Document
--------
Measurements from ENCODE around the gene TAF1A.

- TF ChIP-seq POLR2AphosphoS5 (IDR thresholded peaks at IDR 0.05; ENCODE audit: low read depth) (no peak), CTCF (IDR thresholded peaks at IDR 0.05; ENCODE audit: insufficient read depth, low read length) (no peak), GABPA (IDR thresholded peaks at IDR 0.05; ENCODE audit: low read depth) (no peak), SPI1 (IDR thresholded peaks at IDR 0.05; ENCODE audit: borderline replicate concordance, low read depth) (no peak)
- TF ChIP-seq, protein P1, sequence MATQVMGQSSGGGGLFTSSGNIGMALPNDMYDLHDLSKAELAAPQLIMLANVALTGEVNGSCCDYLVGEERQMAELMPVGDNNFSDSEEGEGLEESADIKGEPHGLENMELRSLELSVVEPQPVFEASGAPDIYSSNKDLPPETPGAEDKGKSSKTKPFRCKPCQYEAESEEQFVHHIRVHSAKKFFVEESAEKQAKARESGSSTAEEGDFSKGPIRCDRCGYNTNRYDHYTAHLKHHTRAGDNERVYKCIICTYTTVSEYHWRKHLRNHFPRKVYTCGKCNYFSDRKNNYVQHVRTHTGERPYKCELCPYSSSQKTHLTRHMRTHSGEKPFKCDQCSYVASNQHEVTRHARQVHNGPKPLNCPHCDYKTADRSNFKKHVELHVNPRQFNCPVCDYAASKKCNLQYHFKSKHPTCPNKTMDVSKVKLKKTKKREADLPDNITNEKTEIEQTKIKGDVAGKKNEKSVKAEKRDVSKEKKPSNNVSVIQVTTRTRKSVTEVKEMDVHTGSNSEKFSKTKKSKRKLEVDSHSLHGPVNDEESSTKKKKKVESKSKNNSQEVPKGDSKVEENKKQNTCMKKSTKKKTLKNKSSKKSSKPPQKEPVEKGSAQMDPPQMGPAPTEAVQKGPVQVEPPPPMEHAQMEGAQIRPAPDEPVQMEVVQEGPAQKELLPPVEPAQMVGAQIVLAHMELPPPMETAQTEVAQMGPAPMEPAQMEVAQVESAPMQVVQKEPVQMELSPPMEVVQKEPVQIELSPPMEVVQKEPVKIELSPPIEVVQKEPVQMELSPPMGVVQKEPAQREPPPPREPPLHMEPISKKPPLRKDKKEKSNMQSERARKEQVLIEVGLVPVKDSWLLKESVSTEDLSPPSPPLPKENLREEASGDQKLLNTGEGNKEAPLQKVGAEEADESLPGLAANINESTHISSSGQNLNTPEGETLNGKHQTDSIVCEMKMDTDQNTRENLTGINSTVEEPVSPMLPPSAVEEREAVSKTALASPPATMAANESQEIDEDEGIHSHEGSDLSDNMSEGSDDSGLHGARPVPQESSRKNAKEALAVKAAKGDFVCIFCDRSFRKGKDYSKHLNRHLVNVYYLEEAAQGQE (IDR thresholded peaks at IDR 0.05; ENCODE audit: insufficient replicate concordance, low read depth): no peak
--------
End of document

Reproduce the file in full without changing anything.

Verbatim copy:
Measurements from ENCODE around the gene TAF1A.

- TF ChIP-seq POLR2AphosphoS5 (IDR thresholded peaks at IDR 0.05; ENCODE audit: low read depth) (no peak), CTCF (IDR thresholded peaks at IDR 0.05; ENCODE audit: insufficient read depth, low read length) (no peak), GABPA (IDR thresholded peaks at IDR 0.05; ENCODE audit: low read depth) (no peak), SPI1 (IDR thresholded peaks at IDR 0.05; ENCODE audit: borderline replicate concordance, low read depth) (no peak)
- TF ChIP-seq, protein P1, sequence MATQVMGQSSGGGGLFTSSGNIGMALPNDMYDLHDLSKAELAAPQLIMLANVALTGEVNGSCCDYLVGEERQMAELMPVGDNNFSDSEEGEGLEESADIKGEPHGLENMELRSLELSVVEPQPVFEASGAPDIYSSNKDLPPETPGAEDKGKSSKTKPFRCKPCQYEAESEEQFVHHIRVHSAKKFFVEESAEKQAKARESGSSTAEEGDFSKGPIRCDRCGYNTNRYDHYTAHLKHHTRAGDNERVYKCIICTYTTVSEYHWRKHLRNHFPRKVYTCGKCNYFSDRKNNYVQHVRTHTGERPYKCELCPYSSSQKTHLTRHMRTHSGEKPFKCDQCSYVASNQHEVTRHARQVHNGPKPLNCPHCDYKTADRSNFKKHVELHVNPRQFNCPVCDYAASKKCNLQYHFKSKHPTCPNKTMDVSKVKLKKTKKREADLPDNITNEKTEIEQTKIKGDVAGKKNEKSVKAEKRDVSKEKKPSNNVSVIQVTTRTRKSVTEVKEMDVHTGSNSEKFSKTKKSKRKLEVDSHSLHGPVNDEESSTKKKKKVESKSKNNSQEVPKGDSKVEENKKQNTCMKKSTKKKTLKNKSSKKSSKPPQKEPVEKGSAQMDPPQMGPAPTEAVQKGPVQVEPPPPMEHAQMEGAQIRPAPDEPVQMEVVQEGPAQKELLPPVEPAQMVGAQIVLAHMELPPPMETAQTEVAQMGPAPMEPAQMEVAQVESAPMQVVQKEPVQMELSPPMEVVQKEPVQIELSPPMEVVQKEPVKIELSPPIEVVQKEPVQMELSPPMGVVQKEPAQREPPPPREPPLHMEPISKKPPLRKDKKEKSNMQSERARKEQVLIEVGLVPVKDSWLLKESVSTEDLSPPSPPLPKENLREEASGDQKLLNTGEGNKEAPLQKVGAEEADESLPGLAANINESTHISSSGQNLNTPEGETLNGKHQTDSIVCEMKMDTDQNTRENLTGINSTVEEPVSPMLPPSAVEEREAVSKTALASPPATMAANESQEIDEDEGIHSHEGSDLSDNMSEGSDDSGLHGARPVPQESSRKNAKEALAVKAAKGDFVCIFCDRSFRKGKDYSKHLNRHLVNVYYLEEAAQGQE (IDR thresholded peaks at IDR 0.05; ENCODE audit: insufficient replicate concordance, low read depth): no peak